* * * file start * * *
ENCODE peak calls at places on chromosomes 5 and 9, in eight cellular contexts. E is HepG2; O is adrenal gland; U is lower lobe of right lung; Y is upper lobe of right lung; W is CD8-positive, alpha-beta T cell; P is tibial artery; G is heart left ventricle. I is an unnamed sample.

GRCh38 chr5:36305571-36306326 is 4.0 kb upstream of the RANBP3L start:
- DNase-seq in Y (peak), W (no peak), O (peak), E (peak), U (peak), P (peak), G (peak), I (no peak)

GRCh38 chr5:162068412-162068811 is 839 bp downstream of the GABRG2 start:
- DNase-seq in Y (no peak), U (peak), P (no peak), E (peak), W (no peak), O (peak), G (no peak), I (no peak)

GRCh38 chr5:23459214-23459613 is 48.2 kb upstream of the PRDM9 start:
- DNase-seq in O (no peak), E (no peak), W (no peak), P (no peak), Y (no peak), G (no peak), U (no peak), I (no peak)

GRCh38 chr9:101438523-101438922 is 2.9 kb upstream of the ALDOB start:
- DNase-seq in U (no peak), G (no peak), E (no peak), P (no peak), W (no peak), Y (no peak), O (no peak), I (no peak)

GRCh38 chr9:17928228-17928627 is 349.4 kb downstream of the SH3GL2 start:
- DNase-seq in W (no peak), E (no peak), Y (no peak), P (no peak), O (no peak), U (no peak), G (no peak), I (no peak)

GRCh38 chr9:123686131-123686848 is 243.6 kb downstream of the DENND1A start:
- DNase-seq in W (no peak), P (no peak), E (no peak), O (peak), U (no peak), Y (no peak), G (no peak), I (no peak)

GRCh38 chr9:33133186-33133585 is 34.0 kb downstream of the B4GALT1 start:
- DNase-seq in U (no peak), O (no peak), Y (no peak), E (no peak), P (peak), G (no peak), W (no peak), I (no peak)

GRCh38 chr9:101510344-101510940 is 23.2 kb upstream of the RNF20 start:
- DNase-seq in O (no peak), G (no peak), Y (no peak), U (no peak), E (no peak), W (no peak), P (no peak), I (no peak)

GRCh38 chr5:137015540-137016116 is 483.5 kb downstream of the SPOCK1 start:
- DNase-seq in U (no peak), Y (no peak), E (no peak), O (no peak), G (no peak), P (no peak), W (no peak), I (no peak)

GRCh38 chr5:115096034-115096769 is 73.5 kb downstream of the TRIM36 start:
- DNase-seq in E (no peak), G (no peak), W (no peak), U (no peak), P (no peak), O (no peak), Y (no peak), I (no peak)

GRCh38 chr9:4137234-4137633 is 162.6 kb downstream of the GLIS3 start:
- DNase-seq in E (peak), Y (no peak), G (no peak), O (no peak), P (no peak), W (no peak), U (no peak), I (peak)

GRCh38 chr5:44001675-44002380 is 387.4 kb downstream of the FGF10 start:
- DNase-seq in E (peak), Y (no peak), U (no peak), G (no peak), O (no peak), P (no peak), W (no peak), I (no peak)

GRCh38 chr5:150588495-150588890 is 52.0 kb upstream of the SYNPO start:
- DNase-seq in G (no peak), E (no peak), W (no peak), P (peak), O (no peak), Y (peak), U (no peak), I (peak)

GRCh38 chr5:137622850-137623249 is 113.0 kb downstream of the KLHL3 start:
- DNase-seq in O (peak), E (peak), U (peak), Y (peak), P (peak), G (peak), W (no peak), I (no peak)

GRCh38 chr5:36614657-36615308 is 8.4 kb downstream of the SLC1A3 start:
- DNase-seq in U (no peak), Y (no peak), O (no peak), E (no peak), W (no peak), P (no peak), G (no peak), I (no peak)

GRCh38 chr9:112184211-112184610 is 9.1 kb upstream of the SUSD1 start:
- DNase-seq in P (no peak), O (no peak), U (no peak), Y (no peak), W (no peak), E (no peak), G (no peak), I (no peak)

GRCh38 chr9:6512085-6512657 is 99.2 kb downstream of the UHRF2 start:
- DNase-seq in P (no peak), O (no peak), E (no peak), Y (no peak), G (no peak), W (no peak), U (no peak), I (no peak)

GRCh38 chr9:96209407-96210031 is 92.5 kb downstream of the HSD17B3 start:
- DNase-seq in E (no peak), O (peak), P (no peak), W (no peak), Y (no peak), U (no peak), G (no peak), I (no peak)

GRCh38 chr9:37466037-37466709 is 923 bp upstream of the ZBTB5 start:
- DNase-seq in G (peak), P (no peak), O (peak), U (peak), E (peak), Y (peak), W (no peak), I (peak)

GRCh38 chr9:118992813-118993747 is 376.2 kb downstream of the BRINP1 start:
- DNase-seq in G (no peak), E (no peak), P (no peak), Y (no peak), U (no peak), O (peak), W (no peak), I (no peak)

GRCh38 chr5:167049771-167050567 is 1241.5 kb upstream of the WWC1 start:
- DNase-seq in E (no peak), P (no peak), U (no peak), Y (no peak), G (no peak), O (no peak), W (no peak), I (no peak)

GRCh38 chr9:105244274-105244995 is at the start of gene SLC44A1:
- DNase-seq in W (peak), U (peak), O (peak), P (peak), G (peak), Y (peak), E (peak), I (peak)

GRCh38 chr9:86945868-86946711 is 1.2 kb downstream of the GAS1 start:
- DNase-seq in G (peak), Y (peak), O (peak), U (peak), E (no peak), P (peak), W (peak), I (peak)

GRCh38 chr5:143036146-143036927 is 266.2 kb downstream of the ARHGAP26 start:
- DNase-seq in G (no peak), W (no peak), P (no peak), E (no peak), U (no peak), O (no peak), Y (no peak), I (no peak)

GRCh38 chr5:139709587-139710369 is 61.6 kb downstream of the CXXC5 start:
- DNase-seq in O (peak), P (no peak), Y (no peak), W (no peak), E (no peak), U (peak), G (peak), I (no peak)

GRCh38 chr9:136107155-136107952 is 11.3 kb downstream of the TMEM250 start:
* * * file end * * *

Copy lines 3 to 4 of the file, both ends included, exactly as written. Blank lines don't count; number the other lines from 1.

- DNase-seq in Y (peak), W (no peak), O (peak), E (peak), U (peak), P (peak), G (peak), I (no peak)

GRCh38 chr5:162068412-162068811 is 839 bp downstream of the GABRG2 start: